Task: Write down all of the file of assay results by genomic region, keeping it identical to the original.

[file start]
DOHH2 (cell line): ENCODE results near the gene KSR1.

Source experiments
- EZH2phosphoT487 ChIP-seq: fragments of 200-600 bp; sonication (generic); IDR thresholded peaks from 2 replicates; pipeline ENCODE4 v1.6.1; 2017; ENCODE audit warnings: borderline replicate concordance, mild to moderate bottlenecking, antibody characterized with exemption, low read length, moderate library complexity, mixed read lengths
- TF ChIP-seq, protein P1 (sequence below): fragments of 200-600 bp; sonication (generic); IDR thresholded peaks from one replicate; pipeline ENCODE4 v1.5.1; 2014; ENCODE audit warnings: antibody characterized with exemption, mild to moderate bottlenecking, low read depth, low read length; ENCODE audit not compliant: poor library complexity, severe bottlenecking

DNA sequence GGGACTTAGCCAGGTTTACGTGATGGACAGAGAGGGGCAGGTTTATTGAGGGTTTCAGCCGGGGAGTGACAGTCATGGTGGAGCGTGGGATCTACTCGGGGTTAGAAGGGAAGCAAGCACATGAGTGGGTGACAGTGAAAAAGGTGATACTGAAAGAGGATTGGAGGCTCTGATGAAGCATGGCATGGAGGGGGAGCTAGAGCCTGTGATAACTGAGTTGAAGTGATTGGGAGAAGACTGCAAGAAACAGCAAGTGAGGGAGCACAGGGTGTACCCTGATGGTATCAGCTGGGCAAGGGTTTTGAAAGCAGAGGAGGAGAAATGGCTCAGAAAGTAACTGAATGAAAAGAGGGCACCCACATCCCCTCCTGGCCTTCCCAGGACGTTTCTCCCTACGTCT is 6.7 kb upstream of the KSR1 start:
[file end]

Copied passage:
DOHH2 (cell line): ENCODE results near the gene KSR1.

Source experiments
- EZH2phosphoT487 ChIP-seq: fragments of 200-600 bp; sonication (generic); IDR thresholded peaks from 2 replicates; pipeline ENCODE4 v1.6.1; 2017; ENCODE audit warnings: borderline replicate concordance, mild to moderate bottlenecking, antibody characterized with exemption, low read length, moderate library complexity, mixed read lengths
- TF ChIP-seq, protein P1 (sequence below): fragments of 200-600 bp; sonication (generic); IDR thresholded peaks from one replicate; pipeline ENCODE4 v1.5.1; 2014; ENCODE audit warnings: antibody characterized with exemption, mild to moderate bottlenecking, low read depth, low read length; ENCODE audit not compliant: poor library complexity, severe bottlenecking

DNA sequence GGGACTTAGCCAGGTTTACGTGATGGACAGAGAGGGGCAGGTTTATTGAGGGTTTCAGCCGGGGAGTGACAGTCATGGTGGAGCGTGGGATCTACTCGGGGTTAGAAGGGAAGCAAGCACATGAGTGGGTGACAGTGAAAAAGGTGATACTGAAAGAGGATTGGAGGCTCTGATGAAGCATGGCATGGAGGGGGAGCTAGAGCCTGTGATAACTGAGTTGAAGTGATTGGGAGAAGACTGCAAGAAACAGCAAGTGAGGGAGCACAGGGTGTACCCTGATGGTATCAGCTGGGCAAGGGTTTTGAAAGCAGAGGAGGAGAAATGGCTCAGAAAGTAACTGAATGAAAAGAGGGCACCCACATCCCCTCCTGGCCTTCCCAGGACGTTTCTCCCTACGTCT is 6.7 kb upstream of the KSR1 start: